Stanford Synchrotron Radiation Lightsource (SSRL)
X-rays reveal an extinct mouse was dressed in brown to reddish fur on its back and sides and had a tiny white tummy.
Scientists precisely control where single-atom catalysts sit on their support structures, and show how changing their position affects their reactivity.
In SLAC’s accelerator control room, shift lead Ben Ripman and a team of operators fine-tune X-ray beams for science experiments around the clock.
Researchers will use SLAC’s X-ray light source to probe 150 million-year-old dinosaur fossils at the atomic level.
Combination of research methods reveals causes of capacity fading, giving scientists better insight to design advanced batteries for electric vehicles
New research offers the first complete picture of why a promising approach of stuffing more lithium into battery cathodes leads to their failure. A better understanding of this phenomenon could be the key to smaller phone batteries and electric cars that drive farther between charges.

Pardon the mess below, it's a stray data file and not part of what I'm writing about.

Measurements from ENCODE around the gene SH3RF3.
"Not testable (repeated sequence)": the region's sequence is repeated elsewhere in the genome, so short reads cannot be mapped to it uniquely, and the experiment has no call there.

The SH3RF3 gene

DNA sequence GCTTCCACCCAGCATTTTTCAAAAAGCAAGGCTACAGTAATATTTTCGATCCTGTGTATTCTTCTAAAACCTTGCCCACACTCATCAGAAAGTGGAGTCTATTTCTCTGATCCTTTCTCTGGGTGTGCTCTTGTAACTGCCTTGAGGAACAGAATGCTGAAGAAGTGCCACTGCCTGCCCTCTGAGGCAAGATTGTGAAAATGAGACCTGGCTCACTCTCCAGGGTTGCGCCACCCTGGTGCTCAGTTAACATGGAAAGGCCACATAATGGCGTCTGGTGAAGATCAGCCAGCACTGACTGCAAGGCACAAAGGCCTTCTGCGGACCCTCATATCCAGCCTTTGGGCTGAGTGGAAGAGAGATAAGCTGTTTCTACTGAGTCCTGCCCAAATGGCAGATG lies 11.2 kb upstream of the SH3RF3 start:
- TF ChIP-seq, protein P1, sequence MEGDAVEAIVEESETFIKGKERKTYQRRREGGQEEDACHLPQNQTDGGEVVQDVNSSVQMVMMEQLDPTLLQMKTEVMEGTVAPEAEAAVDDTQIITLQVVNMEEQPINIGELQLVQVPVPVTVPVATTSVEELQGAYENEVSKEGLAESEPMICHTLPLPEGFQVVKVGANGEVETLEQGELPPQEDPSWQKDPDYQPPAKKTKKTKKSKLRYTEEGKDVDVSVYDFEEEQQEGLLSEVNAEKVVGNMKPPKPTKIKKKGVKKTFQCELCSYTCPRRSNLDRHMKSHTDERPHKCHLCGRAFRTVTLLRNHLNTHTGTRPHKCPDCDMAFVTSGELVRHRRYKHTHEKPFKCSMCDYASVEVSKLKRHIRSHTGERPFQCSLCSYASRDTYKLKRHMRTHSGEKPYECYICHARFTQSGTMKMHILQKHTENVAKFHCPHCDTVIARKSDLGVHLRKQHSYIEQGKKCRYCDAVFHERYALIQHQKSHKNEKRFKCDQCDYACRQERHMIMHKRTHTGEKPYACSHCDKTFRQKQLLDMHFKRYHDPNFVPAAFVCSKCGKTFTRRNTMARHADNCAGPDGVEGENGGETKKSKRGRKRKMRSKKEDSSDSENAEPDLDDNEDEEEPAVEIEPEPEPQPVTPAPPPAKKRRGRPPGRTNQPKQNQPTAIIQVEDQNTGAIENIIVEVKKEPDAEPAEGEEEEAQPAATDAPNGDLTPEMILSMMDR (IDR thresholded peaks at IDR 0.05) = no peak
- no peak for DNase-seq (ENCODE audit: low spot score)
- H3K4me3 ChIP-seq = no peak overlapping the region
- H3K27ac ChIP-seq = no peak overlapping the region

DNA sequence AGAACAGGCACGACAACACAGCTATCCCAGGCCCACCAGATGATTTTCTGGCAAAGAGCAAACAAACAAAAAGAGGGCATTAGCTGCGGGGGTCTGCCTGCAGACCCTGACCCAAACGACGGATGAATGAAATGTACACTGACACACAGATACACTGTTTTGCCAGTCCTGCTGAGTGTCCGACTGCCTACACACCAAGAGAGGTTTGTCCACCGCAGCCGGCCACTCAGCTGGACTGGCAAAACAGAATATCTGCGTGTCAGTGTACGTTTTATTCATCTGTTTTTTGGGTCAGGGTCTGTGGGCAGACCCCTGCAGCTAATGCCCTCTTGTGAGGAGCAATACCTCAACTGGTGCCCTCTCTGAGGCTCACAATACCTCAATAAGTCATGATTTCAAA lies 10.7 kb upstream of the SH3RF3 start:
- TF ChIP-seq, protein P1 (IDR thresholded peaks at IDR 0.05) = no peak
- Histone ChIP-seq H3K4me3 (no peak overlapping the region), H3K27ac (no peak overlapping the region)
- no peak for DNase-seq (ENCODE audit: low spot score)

Detailed observations of iridium atoms at work could help make catalysts that drive chemical reactions smaller, cheaper and more efficient
Researchers mapped trace elements within Pleistocene fossils to learn about the life of a long-extinct subspecies of spotted hyena.
In a major step forward, SLAC’s X-ray laser captures all four stable states of the process that produces the oxygen we breathe, as well as fleeting steps in between. The work opens doors to understanding the past and creating a greener future.
A new study is a step forward in understanding why perovskite materials work so well in energy devices and potentially leads the way toward a theorized “hot” technology that would significantly improve the efficiency of today’s solar cells.